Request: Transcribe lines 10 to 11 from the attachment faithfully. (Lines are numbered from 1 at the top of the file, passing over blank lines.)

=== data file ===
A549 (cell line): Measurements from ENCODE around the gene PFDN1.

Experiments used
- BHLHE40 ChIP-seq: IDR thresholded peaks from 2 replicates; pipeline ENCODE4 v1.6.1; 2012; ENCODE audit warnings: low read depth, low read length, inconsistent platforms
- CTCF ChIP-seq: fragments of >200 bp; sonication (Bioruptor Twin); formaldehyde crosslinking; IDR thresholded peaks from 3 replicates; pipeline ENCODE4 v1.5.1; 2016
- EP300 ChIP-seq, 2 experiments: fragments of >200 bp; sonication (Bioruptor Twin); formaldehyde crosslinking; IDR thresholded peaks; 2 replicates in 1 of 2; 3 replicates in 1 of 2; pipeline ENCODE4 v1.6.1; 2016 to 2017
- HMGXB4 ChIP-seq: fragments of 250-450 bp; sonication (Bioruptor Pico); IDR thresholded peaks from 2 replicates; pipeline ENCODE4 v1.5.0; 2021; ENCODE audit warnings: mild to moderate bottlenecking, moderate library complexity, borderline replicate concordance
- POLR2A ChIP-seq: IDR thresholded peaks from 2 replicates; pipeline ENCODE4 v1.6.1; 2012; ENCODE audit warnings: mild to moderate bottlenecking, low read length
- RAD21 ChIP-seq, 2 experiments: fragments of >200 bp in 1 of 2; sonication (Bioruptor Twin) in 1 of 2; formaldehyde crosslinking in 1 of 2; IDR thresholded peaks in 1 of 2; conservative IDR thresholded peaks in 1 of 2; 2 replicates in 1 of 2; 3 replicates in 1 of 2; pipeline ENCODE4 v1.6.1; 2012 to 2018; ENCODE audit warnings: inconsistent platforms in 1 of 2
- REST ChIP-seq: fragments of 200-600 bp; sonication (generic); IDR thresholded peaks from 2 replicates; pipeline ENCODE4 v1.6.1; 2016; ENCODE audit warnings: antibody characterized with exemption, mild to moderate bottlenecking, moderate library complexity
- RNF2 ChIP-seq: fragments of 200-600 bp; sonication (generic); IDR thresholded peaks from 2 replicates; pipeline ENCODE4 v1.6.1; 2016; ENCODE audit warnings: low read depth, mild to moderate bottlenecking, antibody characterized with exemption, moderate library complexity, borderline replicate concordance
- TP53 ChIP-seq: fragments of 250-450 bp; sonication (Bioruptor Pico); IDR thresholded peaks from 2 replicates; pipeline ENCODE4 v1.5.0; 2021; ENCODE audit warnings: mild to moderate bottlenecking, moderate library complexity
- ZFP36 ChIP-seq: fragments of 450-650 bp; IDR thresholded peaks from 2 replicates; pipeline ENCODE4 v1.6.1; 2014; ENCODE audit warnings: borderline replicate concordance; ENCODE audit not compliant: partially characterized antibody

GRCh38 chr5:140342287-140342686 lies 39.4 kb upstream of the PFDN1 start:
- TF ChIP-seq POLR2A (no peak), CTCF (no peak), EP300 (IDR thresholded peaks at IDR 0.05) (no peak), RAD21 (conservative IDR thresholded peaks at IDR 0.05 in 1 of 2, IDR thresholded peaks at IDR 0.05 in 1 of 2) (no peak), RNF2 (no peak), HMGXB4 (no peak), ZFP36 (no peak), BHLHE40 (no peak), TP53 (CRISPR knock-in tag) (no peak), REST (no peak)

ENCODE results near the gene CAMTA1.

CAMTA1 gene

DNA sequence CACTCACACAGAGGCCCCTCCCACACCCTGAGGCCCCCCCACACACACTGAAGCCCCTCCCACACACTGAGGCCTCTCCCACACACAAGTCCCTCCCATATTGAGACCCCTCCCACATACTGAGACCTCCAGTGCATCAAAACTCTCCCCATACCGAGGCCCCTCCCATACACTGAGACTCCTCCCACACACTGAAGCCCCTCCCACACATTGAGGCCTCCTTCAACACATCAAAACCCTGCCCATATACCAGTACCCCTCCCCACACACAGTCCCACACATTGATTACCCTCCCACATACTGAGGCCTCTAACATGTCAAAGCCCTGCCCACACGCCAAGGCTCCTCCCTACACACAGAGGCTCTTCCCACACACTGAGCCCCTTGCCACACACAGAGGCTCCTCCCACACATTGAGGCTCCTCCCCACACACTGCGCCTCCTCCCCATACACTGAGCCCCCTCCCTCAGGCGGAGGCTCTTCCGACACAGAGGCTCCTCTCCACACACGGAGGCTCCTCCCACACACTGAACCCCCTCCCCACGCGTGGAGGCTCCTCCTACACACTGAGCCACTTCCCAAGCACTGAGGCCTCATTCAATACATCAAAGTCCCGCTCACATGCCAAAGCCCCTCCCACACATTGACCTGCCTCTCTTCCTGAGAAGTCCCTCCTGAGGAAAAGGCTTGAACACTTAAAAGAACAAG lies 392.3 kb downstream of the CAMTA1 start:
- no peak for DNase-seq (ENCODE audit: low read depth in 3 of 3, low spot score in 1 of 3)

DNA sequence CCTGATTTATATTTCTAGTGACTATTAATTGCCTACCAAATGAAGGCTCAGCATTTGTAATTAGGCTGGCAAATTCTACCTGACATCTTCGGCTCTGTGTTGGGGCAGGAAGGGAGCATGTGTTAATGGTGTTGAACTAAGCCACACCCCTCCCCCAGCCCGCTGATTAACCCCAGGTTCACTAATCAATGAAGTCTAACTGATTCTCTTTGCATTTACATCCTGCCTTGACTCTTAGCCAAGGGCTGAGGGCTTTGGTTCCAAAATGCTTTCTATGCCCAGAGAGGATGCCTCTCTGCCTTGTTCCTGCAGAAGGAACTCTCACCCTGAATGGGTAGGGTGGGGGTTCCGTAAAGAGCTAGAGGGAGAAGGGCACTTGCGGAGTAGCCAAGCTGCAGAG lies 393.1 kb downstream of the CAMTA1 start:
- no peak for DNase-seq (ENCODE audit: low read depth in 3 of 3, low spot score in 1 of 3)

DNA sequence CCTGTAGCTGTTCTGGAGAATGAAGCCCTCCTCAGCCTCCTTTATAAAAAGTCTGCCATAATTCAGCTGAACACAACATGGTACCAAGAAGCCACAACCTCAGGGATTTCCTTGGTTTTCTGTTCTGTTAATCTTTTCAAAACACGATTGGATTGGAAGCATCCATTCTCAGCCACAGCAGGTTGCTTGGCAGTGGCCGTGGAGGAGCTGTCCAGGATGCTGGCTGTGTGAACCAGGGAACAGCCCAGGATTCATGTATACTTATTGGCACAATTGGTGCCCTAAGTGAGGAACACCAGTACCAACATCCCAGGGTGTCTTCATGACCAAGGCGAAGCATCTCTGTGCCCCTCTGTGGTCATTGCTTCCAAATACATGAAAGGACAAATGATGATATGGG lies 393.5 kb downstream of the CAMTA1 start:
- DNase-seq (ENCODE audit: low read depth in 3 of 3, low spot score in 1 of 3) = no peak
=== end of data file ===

- RNF2 ChIP-seq: fragments of 200-600 bp; sonication (generic); IDR thresholded peaks from 2 replicates; pipeline ENCODE4 v1.6.1; 2016; ENCODE audit warnings: low read depth, mild to moderate bottlenecking, antibody characterized with exemption, moderate library complexity, borderline replicate concordance
- TP53 ChIP-seq: fragments of 250-450 bp; sonication (Bioruptor Pico); IDR thresholded peaks from 2 replicates; pipeline ENCODE4 v1.5.0; 2021; ENCODE audit warnings: mild to moderate bottlenecking, moderate library complexity